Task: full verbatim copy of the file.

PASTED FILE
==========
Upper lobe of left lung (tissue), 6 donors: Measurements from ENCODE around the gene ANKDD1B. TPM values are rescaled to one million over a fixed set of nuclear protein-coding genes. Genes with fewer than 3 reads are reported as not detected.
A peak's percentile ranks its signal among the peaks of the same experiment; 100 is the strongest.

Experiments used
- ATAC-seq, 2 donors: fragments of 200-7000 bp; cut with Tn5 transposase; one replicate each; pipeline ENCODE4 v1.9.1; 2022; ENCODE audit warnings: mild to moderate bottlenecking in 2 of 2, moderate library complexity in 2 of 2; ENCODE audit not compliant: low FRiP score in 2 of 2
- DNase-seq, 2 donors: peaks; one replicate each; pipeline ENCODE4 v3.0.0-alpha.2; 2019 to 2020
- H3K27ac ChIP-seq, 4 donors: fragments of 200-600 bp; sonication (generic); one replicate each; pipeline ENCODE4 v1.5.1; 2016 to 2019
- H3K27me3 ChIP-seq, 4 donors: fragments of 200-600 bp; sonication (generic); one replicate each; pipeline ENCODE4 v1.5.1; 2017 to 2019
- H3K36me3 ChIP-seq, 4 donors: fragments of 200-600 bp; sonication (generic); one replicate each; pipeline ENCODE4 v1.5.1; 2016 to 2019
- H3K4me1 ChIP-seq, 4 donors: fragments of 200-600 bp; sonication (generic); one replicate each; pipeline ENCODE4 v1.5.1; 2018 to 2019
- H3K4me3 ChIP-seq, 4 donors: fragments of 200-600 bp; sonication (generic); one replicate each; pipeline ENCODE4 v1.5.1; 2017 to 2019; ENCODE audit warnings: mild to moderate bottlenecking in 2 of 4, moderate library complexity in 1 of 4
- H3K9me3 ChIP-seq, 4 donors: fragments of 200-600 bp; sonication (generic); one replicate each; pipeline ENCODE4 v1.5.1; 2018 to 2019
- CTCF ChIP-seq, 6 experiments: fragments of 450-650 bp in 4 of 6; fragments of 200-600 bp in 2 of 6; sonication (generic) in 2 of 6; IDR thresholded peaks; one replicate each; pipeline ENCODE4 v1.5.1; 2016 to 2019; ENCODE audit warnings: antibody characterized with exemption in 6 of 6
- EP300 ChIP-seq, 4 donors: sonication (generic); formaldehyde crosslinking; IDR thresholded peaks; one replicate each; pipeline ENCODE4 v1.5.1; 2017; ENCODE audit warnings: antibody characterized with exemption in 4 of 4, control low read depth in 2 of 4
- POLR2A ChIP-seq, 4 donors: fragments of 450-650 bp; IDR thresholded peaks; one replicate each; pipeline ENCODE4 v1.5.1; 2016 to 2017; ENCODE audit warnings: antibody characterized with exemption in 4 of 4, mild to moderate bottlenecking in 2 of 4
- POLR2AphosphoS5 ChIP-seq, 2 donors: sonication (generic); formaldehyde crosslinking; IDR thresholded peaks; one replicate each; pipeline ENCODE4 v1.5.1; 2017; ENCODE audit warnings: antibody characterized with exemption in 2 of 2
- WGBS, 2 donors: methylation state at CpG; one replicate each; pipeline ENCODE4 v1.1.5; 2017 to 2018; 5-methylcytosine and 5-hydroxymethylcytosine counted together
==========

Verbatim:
Upper lobe of left lung (tissue), 6 donors: Measurements from ENCODE around the gene ANKDD1B. TPM values are rescaled to one million over a fixed set of nuclear protein-coding genes. Genes with fewer than 3 reads are reported as not detected.
A peak's percentile ranks its signal among the peaks of the same experiment; 100 is the strongest.

Experiments used
- ATAC-seq, 2 donors: fragments of 200-7000 bp; cut with Tn5 transposase; one replicate each; pipeline ENCODE4 v1.9.1; 2022; ENCODE audit warnings: mild to moderate bottlenecking in 2 of 2, moderate library complexity in 2 of 2; ENCODE audit not compliant: low FRiP score in 2 of 2
- DNase-seq, 2 donors: peaks; one replicate each; pipeline ENCODE4 v3.0.0-alpha.2; 2019 to 2020
- H3K27ac ChIP-seq, 4 donors: fragments of 200-600 bp; sonication (generic); one replicate each; pipeline ENCODE4 v1.5.1; 2016 to 2019
- H3K27me3 ChIP-seq, 4 donors: fragments of 200-600 bp; sonication (generic); one replicate each; pipeline ENCODE4 v1.5.1; 2017 to 2019
- H3K36me3 ChIP-seq, 4 donors: fragments of 200-600 bp; sonication (generic); one replicate each; pipeline ENCODE4 v1.5.1; 2016 to 2019
- H3K4me1 ChIP-seq, 4 donors: fragments of 200-600 bp; sonication (generic); one replicate each; pipeline ENCODE4 v1.5.1; 2018 to 2019
- H3K4me3 ChIP-seq, 4 donors: fragments of 200-600 bp; sonication (generic); one replicate each; pipeline ENCODE4 v1.5.1; 2017 to 2019; ENCODE audit warnings: mild to moderate bottlenecking in 2 of 4, moderate library complexity in 1 of 4
- H3K9me3 ChIP-seq, 4 donors: fragments of 200-600 bp; sonication (generic); one replicate each; pipeline ENCODE4 v1.5.1; 2018 to 2019
- CTCF ChIP-seq, 6 experiments: fragments of 450-650 bp in 4 of 6; fragments of 200-600 bp in 2 of 6; sonication (generic) in 2 of 6; IDR thresholded peaks; one replicate each; pipeline ENCODE4 v1.5.1; 2016 to 2019; ENCODE audit warnings: antibody characterized with exemption in 6 of 6
- EP300 ChIP-seq, 4 donors: sonication (generic); formaldehyde crosslinking; IDR thresholded peaks; one replicate each; pipeline ENCODE4 v1.5.1; 2017; ENCODE audit warnings: antibody characterized with exemption in 4 of 4, control low read depth in 2 of 4
- POLR2A ChIP-seq, 4 donors: fragments of 450-650 bp; IDR thresholded peaks; one replicate each; pipeline ENCODE4 v1.5.1; 2016 to 2017; ENCODE audit warnings: antibody characterized with exemption in 4 of 4, mild to moderate bottlenecking in 2 of 4
- POLR2AphosphoS5 ChIP-seq, 2 donors: sonication (generic); formaldehyde crosslinking; IDR thresholded peaks; one replicate each; pipeline ENCODE4 v1.5.1; 2017; ENCODE audit warnings: antibody characterized with exemption in 2 of 2
- WGBS, 2 donors: methylation state at CpG; one replicate each; pipeline ENCODE4 v1.1.5; 2017 to 2018; 5-methylcytosine and 5-hydroxymethylcytosine counted together